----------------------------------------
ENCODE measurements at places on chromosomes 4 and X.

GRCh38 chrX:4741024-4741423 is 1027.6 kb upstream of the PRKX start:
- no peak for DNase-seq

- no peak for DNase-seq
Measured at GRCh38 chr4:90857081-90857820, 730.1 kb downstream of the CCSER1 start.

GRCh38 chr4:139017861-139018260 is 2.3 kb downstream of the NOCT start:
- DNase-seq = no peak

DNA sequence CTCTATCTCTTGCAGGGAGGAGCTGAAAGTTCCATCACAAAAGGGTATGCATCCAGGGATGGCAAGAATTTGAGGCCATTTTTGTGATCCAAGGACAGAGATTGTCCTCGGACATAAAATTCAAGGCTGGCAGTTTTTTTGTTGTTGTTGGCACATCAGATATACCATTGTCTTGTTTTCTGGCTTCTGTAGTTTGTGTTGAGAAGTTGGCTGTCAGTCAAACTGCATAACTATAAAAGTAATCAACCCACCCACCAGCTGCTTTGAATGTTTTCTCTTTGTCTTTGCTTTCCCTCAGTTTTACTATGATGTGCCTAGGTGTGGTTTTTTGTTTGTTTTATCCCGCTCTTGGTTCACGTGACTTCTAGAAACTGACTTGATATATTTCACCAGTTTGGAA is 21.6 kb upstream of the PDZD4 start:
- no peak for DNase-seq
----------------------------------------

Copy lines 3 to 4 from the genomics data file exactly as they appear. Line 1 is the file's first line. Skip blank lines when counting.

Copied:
- no peak for DNase-seq

- no peak for DNase-seq